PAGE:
The last-twelve-months performance for Consumer Discretionary Select Sector SPDR ETF (NYSEARCA:XLY) and Consumer Staples Select Sector SPDR ETF (NYSEARCA:XLP) was somewhat disappointing when compared to the SPDR S&P ETF (NYSEARCA:SPY). Much of the disappointment has been attributed to consumers continued shift away from brick-and-mortar stores to online shopping. The concern is reasonable, as shown by the past performance of US retail sales, e-commerce sales and Amazon (NASDAQ:AMZN) sales growth over the past five years.
The chart confirms the common-sense view that online sales are outpacing dramatically traditional retail sales, but it also shows that Amazon has been quickly gaining market share in the online world, showing that its dominance in retail is only increasing. More importantly, the company seems to have reached a large-enough scale that enables it to improve its profitability even as it keeps growing at very high rates.
But what is the guarantee that Amazon will continue to deliver such a solid performance, not only in terms of its share price but also operationally? Well, nothing is for sure, but the company's ability to improve customer's experience is fantastic. There are a few breakthrough examples to illustrate that, such as Amazon Go, the company's experiments with deliveries through drones, and so on. Management always seem to be one step ahead everyone.
Focusing on the numbers, consensus estimates (source is YCharts with data from S&P Global) indicate a CAGR (compounded annual growth rate) of 20% for Amazon's revenues between 2012 and 2019, when it would total US$235 billion. Regarding EPS, consensus forecast US$19.53 for 2019, a 40% CAGR. The discrepancy between top-line and bottom-line growth can be attributed to an approximately 200bps expansion in net margin, which sounds reasonable taking into account our earlier discussion of improved returns.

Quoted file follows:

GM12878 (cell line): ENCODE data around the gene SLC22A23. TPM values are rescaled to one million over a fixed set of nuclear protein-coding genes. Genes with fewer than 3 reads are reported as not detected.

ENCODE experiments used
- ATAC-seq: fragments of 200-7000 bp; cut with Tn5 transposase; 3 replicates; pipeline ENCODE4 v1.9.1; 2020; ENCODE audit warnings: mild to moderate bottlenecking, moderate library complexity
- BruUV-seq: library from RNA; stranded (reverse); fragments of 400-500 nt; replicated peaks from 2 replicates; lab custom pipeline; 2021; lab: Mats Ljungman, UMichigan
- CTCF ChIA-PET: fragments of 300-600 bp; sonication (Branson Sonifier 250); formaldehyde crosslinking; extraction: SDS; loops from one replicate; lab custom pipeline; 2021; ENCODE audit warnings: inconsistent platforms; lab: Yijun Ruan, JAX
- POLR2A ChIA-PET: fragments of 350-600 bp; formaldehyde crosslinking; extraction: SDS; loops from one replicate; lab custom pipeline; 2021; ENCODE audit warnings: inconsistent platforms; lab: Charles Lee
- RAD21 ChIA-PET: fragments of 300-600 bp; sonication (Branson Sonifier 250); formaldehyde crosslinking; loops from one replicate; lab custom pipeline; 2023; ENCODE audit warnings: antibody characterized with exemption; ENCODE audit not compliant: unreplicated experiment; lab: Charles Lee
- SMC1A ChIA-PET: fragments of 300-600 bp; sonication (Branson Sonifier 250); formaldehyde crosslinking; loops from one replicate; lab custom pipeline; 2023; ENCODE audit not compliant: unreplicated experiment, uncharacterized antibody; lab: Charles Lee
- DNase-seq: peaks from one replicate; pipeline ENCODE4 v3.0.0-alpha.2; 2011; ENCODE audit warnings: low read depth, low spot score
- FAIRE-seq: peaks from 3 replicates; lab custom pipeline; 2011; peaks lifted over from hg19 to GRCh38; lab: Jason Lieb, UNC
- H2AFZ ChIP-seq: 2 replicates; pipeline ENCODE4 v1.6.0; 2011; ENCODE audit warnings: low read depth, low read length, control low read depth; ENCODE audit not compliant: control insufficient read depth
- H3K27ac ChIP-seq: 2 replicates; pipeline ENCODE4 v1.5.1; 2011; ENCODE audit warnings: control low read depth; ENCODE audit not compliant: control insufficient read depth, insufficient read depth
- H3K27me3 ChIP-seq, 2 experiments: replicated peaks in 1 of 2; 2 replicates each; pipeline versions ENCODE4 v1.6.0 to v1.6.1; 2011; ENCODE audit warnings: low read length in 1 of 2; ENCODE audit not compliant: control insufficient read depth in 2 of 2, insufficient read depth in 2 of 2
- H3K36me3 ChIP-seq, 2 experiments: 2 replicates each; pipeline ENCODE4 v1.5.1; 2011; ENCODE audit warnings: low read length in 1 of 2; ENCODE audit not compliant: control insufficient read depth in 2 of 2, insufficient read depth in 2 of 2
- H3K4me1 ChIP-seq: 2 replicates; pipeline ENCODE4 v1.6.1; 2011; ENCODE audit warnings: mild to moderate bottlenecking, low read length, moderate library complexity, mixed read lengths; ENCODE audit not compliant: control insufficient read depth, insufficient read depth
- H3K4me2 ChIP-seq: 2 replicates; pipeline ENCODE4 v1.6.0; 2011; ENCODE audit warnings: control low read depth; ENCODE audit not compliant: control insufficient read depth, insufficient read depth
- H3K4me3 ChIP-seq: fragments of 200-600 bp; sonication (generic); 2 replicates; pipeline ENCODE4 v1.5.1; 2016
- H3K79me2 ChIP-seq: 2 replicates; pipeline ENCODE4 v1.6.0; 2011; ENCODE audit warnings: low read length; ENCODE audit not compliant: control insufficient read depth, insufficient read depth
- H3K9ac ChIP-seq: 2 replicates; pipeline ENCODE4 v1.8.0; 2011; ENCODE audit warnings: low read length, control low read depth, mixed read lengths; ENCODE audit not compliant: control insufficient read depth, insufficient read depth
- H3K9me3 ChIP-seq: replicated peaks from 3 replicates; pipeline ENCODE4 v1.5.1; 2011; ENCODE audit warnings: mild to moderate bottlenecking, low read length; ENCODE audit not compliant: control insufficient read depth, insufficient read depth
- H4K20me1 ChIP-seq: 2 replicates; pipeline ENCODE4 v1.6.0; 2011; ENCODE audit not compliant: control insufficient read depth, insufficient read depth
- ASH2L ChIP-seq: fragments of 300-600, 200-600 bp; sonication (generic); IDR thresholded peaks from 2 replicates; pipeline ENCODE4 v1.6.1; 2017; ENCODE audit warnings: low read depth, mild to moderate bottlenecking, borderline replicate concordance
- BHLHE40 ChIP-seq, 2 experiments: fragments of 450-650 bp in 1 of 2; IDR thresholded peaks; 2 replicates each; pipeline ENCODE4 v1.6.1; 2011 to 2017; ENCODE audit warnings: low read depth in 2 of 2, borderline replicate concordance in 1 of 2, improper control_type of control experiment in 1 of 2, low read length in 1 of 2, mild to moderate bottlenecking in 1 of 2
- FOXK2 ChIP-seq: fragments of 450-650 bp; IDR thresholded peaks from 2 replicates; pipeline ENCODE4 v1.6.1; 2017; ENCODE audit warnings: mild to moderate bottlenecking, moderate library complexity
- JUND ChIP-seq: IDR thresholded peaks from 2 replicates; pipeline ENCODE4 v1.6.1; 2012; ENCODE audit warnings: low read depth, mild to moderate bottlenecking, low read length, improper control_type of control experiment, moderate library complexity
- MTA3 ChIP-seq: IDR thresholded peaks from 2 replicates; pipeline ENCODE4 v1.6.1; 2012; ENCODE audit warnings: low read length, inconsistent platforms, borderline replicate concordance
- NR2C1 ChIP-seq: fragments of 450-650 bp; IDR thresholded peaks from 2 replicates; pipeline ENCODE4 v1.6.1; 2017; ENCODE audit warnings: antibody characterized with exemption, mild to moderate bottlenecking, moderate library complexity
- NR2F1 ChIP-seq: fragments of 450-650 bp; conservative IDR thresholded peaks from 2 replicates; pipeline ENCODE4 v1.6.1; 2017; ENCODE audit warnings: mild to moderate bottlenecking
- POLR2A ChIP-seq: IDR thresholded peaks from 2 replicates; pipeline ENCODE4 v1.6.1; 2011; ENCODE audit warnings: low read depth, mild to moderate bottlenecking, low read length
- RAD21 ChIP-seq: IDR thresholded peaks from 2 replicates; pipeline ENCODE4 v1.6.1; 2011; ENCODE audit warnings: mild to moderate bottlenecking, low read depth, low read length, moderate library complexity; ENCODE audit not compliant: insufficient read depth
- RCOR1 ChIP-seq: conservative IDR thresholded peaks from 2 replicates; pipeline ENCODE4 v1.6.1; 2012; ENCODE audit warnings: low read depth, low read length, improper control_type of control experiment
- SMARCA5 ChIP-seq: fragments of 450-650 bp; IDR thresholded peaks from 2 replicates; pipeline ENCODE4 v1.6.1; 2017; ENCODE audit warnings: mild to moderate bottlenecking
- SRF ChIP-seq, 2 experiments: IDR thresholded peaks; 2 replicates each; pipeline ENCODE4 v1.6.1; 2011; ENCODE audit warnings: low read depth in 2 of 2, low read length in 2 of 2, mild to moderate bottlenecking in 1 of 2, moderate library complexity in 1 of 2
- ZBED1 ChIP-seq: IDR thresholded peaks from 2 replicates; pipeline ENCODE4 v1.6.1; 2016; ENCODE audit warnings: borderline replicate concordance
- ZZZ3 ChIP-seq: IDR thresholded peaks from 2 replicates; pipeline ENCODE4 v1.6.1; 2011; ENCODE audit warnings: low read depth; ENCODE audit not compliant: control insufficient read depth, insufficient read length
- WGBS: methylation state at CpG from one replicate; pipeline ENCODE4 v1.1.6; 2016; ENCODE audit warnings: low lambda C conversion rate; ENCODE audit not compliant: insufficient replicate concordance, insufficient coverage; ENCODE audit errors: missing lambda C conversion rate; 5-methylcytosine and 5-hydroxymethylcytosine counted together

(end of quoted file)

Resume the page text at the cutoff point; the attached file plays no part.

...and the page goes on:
Now what would be a reasonable valuation for AMZN in light of this scenario? Isn't it too expensive already? The problem with growth stocks is that looking at valuation for the next twelve months or so could be highly misleading, as growth tends to override short-term analysis. Let's use potential sustainable growth rates as a basis for our estimates here, but we are using 2019 as the base year. Assuming the company can deliver a sustainable ROE of 35% in the long run, with a long-term growth rate of 5.5% and assuming a 8.7% cost of equity (also in the long run), its fair P/E would be ~78x (vs. 119x currently). We are using a two-stage growth model here, with an intermediary 10-year period in which the growth rate would be 20%, the ROE 25% and the cost of equity of 8.1%.
Those assumptions would yield a target price of US$1,522/share for 2019, which means a 74% upside in less than three years. The stock has rallied almost 160% over the past three years, but even decelerating to less than half for the next three years, the potential upside still yields a robust 20% compounded return for a stock of an already large and diversified company. For investors looking at the long term, buying and holding AMZN can still be a very profitable strategy.
If you agree that the assumptions are reasonable enough, it looks like a pretty attractive return. But more important than all these assumptions and forecasts is the fact that the company has been tremendously consistent in delivering solid growth through a highly-value added service to consumers. The outlook looks very favorable as Amazon has already established a winning platform and seems ready to plug enhancements into it, such as innovative brick-and-mortar stores and delivery solutions. Traditional retail is not dead, but Amazon looks determined to reinvent it.
Disclosure: I/we have no positions in any stocks mentioned, and no plans to initiate any positions within the next 72 hours.
I wrote this article myself, and it expresses my own opinions. I am not receiving compensation for it (other than from Seeking Alpha). I have no business relationship with any company whose stock is mentioned in this article.